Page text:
A new report has revealed that more than 9.5 gigawatts (GW) of new wind power capacity will be commissioned in Central America and the Caribbean through 2028, driven by central planning authorities in smaller markets and the attractive value proposition of the technology in Mexico.
The latest Mexico, Central America and Caribbean Wind Power Outlook report by Wood Mackenzie found that Mexico will lead the region in new capacity, accounting for more than 75% of the anticipated growth. The country is expected to commission nearly 1.7 GW in 2019, and up to 7.2 GW of new wind capacity by 2028.
The report noted that following the controversial cancellation of highly competitive long-term power auctions, wind power development in the country will be supported primarily through 2028 by commercial and industrial (C&I) power purchase agreements (PPAs), signed at favourable discounts to state utility CFE tariffs.
Brian Gaylord, Principal Analyst, Latin America & Southern Europe, said, “We still see strong demand for new wind power capacity additions in Mexico over the coming decade. The country possesses a strong wind power resource which will support the development of new projects with competitive electricity pricing. A robust project pipeline that possesses either C&I offtake agreements or long-term PPAs from auctions hosted between 2016 and 2017 will drive a record year for annual new wind power installations in 2019, which will reach nearly 1.7 GW.”
“Much of this project pipeline that supports the forecast through 2021 has already broken ground or possesses PPAs and wind turbine orders. In the long-term, C&I PPA activity will continue to support new wind power capacity investment,” he said.
The rest of Central America expects to see moderate growth, adding at most 1.5 GW in wind capacity over the outlook period. This growth will be largely driven by activity in Panama, which has a strong regulatory framework and permits awarded by the Autoridad de los Servicios Publicos (ASEP).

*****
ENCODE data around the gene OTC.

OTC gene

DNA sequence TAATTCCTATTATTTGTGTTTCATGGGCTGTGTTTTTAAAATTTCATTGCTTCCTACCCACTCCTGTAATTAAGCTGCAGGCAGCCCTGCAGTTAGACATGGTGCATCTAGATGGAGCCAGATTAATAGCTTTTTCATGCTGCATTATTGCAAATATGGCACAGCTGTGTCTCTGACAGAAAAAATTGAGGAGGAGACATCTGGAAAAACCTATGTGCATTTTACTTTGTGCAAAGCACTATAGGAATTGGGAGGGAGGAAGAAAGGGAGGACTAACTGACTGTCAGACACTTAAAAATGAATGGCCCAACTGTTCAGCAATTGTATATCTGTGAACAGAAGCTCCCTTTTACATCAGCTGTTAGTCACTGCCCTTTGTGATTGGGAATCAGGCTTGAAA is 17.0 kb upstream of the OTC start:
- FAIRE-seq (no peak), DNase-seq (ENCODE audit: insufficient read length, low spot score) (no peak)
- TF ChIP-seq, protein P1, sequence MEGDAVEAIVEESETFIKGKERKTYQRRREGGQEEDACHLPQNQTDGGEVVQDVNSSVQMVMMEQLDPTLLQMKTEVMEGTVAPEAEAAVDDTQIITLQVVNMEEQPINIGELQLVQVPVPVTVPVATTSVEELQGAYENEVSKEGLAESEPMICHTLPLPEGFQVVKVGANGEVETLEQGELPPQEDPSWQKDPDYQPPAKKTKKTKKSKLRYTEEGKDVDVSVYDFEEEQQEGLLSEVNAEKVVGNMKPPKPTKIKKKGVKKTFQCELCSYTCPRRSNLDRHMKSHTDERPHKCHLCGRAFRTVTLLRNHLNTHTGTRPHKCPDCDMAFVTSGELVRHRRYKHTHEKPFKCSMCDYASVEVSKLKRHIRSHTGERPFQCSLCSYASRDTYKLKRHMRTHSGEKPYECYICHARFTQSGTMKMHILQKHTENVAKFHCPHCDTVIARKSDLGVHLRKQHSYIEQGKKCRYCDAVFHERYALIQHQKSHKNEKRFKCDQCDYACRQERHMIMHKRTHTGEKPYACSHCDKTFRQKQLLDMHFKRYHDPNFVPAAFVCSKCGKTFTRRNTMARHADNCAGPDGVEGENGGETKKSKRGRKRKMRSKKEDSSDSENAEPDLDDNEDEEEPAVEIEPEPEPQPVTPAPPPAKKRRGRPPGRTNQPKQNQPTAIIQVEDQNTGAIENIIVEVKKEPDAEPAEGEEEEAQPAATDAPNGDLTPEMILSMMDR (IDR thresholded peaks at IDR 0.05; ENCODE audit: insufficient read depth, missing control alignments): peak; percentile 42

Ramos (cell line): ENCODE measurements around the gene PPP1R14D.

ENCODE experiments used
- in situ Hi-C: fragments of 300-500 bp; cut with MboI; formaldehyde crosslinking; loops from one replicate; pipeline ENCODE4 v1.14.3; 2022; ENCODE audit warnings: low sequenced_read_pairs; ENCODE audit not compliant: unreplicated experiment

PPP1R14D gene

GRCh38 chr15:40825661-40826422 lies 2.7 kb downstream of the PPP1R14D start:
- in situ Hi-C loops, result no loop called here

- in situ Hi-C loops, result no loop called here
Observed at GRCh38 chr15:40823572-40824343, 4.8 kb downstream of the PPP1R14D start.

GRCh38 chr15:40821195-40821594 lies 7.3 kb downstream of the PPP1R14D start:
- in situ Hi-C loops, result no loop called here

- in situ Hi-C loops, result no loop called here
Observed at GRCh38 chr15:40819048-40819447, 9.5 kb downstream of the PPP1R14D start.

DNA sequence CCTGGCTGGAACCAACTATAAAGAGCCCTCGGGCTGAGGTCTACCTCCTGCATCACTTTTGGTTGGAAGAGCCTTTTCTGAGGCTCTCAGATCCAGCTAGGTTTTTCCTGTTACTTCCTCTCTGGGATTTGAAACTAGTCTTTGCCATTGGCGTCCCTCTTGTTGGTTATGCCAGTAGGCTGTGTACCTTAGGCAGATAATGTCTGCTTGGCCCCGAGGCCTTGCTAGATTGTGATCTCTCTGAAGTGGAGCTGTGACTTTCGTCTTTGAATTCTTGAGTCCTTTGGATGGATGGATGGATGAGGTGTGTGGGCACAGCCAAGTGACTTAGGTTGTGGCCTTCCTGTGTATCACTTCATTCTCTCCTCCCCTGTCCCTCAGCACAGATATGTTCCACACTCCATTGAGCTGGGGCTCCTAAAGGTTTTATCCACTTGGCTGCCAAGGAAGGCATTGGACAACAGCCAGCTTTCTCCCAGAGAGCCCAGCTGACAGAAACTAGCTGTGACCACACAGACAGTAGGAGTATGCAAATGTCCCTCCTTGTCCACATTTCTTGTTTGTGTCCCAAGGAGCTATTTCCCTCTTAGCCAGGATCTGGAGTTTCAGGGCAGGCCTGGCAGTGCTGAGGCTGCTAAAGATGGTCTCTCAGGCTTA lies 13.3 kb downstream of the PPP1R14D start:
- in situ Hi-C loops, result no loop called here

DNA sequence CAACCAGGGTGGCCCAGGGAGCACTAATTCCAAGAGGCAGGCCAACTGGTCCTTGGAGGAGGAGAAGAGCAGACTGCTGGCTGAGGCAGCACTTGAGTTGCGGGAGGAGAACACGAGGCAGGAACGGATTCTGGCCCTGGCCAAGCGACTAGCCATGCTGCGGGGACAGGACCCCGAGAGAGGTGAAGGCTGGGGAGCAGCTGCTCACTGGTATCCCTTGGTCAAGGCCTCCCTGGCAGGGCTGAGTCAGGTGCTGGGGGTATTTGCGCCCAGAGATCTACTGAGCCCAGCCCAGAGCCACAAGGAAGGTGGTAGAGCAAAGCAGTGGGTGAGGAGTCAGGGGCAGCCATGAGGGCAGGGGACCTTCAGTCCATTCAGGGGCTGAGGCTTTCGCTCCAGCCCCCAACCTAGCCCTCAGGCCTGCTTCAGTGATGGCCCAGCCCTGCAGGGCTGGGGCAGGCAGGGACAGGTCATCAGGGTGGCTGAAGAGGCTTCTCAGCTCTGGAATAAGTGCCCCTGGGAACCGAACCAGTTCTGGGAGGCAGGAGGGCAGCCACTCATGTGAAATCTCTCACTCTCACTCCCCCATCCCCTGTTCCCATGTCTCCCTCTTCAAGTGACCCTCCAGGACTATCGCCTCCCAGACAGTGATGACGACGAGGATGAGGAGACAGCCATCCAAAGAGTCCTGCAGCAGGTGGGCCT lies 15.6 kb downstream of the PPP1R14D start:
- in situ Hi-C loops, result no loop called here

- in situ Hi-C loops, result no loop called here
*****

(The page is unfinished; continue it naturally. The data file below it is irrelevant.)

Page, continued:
For the Caribbean nations, the forecast is for nearly 1 GW of wind capacity through 2028. Local Caribbean grid operators and energy commissions have identified wind development as an economic and grid resilience opportunity; yet, logistical and regulatory hurdles continue to temper wide-scale wind energy expansion.
The report goes on to highlight that the cumulative operational wind power capacity in the study region will reach nearly 19 GW by 2028, which corresponds to a 150% increase compared to 2018, the new research showed.
Solar and hydropower development remain the greatest low-carbon electricity generation competitors to wind power across the region, with further development expected over the outlook period. Liquefied natural gas also poses a major threat to the development of utility-scale wind projects, as the technology offers fewer geographical resource constraints, compared to wind and solar developments.